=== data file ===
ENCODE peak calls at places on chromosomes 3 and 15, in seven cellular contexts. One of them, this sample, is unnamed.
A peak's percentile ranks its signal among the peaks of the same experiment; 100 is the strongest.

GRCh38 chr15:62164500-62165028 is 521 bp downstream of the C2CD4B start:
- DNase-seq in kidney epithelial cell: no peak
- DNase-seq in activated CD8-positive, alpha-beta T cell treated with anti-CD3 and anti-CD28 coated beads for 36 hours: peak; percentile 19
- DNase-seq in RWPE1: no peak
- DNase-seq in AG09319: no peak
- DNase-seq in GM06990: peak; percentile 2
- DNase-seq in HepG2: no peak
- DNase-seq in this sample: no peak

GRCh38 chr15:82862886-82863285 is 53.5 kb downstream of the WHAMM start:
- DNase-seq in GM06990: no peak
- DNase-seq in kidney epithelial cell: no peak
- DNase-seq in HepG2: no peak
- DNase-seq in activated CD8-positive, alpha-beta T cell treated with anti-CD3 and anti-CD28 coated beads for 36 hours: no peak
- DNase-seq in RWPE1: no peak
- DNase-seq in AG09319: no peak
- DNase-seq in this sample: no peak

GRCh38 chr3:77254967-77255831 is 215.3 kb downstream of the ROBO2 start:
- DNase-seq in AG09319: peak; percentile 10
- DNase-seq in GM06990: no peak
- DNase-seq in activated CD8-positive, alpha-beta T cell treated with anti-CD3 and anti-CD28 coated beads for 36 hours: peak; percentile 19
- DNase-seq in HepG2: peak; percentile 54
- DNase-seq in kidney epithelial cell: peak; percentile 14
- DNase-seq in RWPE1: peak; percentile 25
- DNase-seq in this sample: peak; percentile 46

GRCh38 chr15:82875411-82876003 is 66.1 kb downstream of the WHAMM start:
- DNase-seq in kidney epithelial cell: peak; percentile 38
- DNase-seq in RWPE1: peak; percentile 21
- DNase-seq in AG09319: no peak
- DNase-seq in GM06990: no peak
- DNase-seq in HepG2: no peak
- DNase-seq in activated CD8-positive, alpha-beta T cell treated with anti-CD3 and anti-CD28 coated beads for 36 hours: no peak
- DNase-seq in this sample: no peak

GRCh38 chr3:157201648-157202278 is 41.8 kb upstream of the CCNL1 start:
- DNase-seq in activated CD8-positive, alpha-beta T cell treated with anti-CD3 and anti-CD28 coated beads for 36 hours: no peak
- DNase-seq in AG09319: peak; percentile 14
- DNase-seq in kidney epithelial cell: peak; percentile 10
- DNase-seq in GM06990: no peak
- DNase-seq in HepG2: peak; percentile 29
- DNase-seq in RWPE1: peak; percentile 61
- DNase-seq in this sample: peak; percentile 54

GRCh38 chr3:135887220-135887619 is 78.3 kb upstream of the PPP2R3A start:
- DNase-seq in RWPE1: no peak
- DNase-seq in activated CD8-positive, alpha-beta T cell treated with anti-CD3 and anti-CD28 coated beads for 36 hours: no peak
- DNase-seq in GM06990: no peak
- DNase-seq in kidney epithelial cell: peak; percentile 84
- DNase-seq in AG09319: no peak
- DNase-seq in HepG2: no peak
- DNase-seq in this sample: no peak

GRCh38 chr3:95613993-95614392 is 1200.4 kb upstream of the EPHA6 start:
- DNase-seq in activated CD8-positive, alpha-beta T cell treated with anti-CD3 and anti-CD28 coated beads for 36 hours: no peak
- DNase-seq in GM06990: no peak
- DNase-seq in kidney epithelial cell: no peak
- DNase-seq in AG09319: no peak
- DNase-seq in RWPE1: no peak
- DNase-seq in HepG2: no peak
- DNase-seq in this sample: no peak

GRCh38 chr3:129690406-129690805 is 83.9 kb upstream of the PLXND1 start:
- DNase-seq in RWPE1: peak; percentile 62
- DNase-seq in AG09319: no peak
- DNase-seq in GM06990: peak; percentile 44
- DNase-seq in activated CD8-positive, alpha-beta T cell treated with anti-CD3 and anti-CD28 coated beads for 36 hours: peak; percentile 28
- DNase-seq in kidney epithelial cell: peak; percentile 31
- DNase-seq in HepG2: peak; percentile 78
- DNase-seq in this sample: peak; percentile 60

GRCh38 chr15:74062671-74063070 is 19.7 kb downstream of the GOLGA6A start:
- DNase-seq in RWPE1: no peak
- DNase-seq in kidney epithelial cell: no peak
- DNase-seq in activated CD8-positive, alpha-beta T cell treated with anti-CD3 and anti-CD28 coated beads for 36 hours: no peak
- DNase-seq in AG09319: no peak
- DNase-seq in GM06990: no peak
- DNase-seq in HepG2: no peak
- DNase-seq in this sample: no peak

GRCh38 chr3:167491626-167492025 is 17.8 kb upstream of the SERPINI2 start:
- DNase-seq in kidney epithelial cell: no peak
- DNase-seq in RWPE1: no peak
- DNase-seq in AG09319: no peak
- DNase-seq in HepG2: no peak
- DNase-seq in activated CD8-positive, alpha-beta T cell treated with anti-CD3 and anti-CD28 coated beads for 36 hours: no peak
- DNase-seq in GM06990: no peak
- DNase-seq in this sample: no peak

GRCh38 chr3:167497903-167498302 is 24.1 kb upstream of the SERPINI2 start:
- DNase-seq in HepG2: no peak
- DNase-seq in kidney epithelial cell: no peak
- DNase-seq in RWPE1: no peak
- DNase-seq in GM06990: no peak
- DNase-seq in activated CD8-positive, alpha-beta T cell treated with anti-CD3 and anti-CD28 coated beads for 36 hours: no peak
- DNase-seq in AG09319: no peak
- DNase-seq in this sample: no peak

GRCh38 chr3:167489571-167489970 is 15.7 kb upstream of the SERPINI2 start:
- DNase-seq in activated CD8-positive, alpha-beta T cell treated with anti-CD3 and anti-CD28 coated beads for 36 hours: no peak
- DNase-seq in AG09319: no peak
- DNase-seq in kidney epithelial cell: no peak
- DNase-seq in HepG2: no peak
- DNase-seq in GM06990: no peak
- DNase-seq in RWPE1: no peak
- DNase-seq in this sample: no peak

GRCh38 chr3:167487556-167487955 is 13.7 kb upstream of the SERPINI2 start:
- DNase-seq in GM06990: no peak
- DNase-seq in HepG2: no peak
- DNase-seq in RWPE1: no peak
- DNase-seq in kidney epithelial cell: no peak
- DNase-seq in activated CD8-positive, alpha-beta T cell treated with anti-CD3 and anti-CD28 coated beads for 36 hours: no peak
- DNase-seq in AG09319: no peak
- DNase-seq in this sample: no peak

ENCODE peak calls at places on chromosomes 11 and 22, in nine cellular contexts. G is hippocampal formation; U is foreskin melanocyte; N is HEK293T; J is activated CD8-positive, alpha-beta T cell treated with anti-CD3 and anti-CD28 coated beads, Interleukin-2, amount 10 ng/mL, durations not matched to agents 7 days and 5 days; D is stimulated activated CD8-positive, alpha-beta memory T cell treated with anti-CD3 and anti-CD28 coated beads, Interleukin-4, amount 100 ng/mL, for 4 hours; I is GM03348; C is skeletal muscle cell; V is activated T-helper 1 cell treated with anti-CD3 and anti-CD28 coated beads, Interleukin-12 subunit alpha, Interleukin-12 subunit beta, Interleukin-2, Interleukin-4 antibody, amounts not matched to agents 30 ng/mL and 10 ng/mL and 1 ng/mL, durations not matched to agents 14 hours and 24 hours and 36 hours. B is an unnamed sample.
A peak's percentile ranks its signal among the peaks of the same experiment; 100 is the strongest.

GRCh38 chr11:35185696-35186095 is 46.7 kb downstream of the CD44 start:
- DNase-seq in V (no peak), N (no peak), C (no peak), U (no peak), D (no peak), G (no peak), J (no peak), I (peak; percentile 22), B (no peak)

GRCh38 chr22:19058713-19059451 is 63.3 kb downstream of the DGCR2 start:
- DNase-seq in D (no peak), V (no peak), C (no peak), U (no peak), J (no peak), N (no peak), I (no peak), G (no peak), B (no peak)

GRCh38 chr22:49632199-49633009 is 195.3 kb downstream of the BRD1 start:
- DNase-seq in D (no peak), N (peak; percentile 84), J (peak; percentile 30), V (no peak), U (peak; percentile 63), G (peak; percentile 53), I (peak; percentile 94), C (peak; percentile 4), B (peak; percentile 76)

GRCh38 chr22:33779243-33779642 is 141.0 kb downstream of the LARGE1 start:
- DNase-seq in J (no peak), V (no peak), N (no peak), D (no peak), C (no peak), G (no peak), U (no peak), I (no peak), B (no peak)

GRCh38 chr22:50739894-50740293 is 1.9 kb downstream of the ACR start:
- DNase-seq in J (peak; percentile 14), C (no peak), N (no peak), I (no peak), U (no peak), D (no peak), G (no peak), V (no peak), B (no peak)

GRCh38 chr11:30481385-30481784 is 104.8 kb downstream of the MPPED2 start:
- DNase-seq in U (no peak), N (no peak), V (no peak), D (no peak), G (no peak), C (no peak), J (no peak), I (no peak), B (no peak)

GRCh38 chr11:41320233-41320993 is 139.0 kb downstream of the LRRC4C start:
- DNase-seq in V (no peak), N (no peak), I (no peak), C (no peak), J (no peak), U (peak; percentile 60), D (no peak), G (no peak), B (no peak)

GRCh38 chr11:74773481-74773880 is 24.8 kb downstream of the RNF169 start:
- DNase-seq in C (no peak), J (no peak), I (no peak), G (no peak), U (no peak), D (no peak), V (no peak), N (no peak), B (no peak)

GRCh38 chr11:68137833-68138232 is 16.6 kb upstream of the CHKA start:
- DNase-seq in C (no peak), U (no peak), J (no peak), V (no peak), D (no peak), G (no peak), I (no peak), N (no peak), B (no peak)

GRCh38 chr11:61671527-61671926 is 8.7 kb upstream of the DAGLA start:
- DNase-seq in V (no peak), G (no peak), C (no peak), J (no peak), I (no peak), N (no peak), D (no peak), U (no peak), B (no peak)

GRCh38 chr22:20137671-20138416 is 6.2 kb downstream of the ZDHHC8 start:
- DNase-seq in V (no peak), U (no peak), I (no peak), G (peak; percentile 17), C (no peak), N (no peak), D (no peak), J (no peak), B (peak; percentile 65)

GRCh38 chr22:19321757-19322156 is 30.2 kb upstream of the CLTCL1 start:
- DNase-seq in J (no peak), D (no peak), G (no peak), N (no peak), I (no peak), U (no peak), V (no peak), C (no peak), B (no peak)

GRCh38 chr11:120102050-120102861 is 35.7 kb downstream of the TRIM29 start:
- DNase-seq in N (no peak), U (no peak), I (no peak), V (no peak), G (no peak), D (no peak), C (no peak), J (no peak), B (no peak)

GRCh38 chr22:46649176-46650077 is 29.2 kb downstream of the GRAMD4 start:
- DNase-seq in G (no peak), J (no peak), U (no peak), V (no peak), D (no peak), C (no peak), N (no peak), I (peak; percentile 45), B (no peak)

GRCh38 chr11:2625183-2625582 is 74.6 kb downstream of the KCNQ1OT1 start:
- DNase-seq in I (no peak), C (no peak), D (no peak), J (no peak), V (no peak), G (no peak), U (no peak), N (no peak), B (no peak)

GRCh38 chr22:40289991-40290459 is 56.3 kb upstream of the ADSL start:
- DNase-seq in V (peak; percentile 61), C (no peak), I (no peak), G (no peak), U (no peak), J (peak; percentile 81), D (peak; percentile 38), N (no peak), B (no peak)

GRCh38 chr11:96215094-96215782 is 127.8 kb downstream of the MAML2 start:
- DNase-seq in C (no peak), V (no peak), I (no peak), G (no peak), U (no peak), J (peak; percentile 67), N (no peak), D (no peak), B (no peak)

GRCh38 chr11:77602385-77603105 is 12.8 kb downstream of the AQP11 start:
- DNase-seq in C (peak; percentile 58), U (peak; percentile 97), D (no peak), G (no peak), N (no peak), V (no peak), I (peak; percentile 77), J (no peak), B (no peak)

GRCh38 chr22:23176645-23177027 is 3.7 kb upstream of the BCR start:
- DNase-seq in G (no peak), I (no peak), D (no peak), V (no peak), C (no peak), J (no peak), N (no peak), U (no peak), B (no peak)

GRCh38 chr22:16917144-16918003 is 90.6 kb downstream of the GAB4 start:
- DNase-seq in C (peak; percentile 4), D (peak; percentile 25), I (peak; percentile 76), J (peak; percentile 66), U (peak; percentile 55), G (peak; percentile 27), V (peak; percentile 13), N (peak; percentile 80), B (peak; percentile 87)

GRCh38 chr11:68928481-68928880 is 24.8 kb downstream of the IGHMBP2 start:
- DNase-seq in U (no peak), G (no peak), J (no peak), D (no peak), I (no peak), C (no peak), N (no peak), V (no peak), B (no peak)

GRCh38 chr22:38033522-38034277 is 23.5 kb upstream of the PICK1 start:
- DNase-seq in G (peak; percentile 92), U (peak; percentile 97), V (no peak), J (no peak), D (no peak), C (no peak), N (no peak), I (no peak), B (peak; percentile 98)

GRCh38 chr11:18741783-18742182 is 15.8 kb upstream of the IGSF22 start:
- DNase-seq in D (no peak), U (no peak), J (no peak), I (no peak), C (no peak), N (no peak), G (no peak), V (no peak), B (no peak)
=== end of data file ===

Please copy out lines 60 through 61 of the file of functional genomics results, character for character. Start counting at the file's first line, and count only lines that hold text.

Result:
- DNase-seq in RWPE1: peak; percentile 62
- DNase-seq in AG09319: no peak